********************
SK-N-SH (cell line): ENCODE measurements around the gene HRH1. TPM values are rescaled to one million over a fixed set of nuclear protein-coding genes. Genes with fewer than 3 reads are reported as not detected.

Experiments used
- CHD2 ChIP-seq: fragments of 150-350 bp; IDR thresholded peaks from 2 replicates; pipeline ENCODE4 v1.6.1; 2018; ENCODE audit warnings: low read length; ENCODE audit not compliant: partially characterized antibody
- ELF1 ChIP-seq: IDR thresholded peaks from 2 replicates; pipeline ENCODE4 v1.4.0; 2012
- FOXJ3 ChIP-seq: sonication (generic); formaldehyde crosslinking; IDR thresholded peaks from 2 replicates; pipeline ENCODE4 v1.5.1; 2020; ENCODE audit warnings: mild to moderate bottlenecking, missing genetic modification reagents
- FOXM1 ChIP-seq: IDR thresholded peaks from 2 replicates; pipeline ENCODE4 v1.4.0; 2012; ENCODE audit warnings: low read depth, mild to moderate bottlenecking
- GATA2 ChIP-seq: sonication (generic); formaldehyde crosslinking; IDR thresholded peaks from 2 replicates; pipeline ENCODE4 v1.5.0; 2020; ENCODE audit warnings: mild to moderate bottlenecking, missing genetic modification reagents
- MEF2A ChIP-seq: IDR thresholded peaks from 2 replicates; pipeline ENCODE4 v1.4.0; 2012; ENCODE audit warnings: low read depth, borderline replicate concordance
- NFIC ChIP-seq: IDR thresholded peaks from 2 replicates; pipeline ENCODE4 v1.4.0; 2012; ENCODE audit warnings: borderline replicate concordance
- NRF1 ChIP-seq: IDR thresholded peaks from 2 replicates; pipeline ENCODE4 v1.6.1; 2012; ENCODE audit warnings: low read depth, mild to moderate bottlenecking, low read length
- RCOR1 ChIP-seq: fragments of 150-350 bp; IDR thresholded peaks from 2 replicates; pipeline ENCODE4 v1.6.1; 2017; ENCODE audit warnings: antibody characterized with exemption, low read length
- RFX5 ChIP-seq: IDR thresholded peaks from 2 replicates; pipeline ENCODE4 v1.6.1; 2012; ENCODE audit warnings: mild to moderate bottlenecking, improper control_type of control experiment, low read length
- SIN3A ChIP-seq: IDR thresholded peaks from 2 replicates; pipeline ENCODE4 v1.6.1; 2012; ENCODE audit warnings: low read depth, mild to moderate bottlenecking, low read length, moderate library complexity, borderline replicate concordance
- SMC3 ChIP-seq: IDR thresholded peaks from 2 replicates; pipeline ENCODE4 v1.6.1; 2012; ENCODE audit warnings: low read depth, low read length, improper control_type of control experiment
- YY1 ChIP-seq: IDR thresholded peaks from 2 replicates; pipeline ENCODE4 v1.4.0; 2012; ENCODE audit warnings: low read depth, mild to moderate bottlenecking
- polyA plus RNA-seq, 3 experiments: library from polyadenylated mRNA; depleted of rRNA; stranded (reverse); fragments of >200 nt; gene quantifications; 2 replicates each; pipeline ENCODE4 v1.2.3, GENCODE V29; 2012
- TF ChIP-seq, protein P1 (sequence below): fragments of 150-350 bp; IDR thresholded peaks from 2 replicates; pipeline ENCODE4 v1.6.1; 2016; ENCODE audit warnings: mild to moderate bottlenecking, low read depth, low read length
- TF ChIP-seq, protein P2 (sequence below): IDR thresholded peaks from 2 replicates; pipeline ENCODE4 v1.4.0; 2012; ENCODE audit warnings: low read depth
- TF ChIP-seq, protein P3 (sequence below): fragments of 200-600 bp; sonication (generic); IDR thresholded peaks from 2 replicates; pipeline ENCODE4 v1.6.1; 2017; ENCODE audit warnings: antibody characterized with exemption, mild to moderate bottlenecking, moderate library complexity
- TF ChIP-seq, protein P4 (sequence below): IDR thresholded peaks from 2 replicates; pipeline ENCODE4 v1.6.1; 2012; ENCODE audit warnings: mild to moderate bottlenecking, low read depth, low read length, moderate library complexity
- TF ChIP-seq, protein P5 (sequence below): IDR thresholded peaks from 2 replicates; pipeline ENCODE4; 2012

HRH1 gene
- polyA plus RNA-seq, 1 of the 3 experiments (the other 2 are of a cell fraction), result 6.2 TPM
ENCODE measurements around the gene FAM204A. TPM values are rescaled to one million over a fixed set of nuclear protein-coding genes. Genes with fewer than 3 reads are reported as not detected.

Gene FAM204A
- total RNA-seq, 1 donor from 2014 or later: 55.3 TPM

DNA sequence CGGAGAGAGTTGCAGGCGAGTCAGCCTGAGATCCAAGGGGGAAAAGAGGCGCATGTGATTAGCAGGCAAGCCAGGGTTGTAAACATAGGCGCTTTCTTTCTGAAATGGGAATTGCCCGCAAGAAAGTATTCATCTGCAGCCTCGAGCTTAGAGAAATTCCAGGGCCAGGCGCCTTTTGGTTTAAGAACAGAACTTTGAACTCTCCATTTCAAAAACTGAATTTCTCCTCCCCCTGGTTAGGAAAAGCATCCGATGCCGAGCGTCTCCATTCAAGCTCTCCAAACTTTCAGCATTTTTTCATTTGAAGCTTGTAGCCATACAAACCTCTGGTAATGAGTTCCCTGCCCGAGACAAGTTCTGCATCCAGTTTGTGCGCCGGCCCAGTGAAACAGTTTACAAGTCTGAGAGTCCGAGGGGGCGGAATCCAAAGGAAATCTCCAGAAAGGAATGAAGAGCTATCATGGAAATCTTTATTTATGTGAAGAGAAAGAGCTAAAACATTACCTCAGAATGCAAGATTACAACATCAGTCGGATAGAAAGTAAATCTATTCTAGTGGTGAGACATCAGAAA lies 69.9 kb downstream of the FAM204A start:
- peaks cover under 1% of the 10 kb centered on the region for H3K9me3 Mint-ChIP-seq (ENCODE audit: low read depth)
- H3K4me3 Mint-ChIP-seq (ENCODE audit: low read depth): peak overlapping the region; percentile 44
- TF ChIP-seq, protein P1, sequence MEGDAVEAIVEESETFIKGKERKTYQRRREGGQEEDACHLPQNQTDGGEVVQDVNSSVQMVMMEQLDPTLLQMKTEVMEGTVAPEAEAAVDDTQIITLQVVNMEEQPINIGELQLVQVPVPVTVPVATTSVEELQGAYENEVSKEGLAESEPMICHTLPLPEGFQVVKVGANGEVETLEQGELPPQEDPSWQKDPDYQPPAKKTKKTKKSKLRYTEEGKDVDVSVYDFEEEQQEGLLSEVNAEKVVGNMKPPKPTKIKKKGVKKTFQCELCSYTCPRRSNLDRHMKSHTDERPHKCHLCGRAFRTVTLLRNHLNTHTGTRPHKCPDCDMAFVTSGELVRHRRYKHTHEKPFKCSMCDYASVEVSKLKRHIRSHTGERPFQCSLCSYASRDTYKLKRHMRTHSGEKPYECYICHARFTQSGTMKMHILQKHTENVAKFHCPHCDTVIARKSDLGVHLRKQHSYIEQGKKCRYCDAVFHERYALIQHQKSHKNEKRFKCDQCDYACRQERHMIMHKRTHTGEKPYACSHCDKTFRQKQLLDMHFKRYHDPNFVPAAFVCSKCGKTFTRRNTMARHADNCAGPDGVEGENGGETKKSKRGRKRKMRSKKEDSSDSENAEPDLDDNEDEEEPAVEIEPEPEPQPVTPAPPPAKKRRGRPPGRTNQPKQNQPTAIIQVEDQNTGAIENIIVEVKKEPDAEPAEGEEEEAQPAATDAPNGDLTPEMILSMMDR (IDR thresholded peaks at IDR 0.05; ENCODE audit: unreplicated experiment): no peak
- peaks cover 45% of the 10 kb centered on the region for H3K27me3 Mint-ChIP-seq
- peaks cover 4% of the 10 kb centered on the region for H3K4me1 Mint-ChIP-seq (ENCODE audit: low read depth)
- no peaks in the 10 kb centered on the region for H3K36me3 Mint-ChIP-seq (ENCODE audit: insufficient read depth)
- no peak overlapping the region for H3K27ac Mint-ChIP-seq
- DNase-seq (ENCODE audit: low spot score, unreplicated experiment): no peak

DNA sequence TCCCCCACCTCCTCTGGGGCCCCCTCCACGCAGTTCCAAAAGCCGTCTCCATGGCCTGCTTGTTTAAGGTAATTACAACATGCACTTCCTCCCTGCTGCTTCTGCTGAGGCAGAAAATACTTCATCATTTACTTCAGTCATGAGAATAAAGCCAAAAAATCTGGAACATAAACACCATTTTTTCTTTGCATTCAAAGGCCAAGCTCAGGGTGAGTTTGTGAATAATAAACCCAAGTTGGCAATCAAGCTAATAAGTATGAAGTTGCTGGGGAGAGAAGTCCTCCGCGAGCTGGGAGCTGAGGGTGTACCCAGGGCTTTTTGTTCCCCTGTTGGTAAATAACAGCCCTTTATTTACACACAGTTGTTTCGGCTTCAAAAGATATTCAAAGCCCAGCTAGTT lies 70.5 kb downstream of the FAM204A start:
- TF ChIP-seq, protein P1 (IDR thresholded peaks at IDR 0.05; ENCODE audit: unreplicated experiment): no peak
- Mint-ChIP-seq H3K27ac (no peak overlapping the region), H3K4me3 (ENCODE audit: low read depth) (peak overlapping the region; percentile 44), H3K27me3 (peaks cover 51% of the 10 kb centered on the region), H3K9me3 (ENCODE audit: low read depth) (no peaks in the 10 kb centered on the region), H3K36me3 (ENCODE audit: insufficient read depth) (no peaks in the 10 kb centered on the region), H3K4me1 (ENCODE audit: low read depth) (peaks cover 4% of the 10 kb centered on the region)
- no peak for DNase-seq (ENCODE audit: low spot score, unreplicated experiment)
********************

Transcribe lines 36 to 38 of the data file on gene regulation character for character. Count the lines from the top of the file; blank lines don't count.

DNA sequence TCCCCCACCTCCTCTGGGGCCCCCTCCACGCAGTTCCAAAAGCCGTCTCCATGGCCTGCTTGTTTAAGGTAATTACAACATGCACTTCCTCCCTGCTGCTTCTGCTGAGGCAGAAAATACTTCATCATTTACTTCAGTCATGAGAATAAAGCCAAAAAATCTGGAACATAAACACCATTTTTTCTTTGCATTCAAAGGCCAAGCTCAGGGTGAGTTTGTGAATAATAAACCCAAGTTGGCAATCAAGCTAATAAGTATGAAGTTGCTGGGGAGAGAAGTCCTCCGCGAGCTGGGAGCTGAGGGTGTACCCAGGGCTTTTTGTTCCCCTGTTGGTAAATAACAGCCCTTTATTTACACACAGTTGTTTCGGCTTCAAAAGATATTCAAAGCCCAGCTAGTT lies 70.5 kb downstream of the FAM204A start:
- TF ChIP-seq, protein P1 (IDR thresholded peaks at IDR 0.05; ENCODE audit: unreplicated experiment): no peak
- Mint-ChIP-seq H3K27ac (no peak overlapping the region), H3K4me3 (ENCODE audit: low read depth) (peak overlapping the region; percentile 44), H3K27me3 (peaks cover 51% of the 10 kb centered on the region), H3K9me3 (ENCODE audit: low read depth) (no peaks in the 10 kb centered on the region), H3K36me3 (ENCODE audit: insufficient read depth) (no peaks in the 10 kb centered on the region), H3K4me1 (ENCODE audit: low read depth) (peaks cover 4% of the 10 kb centered on the region)